The year 2023 is not yet over, but Numbeo already ranks Cairo (Egypt), Lagos (Nigeria) and Nairobi (Kenya) among the most polluted cities in Africa. In its Top10 index of pollution levels, the Serbian platform for statistics on quality of life in the world awards them 1st, 2nd and 5th place respectively.
Other cities such as Marrakech (3rd) in Morocco and Johannesburg (9th) in South Africa did not escape this ranking. However, Cairo, Lagos and Nairobi have featured in most reports on poor air quality in recent quarters, ahead of N’Djamena in Chad, long considered the most polluted city on the continent.
The Egyptian capital, which is also home to a number of factories including those belonging to the French cosmetics company L’Oréal and the pharmaceutical company Sanofi, scores 92.3% in terms of sanitation, noise pollution and other problems. And yet, the country of the Pharaohs, organiser of the 27th United Nations Conference of the Parties (COP27) on Climate Change, has stepped up investment with the private sector in Cairo in the areas of waste recycling and environmentally-friendly mobility (metro line, electric vehicles).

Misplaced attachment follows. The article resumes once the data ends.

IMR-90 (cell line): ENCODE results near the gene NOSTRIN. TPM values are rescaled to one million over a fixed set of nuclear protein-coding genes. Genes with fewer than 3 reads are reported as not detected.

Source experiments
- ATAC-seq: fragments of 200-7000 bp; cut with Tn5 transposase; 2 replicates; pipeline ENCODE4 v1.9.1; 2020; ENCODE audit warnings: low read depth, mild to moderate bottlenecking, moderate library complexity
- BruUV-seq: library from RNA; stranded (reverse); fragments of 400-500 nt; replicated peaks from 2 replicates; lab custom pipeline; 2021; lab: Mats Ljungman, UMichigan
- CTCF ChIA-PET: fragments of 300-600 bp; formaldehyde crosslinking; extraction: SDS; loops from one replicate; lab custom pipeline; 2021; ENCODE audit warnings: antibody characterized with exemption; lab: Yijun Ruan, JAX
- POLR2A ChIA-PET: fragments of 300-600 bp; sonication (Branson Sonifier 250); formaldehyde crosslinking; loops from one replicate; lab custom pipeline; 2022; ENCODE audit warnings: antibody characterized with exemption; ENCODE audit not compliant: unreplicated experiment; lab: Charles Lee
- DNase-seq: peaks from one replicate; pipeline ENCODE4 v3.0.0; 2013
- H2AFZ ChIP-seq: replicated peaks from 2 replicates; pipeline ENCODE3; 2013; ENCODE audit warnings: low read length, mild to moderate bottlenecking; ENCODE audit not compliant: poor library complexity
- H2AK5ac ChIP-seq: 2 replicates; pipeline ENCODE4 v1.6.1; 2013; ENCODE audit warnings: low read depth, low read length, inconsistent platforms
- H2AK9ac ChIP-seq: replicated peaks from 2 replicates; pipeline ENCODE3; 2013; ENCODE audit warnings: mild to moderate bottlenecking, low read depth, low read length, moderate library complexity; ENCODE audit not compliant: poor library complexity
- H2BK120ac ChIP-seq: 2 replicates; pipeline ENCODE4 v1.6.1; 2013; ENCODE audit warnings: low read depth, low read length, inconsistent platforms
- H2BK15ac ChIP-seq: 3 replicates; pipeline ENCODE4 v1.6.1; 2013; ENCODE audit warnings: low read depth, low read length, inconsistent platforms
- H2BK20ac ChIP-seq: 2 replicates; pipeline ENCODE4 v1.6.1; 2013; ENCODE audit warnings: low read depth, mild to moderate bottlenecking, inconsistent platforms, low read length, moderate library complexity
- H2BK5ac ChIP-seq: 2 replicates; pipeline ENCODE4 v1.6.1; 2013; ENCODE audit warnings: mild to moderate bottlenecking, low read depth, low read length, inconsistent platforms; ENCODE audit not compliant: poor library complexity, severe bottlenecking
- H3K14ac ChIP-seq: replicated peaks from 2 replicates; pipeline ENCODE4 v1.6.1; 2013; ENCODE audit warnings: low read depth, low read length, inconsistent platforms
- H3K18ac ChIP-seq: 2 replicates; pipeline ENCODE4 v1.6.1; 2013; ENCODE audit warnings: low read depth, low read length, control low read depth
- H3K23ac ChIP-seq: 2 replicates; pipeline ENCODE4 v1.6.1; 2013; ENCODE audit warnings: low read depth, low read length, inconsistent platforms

Nairobi excels in these areas and is well on the way to becoming Africa’s capital of electric mobility. While waiting for this feat to be achieved, given the explosive number of green mobility start-ups, the 5.3 million or so Kenyans who live there have to deal with black carbon (or sooty carbon). This is an air pollutant emitted during combustion reactions, in particular the wear and tear of tyres on the roads. According to a study by a team of Swedish-Kenyan researchers, this is a fairly common occurrence.
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Numbeo’s pollution index (89.45), which is a blow to the image of Lagos, is not surprising given that it is one of the most densely populated cities in Africa, with 21 million inhabitants and intense economic activity. However, the World Health Organisation (WHO) recorded up to 440,000 air-related deaths in 2012 in President Bola Tinubu’s hometown. That’s why an inter-regional committee of scientists and academics was recently set up to work on “air purification” in five cities in East and West Africa, starting with Lagos.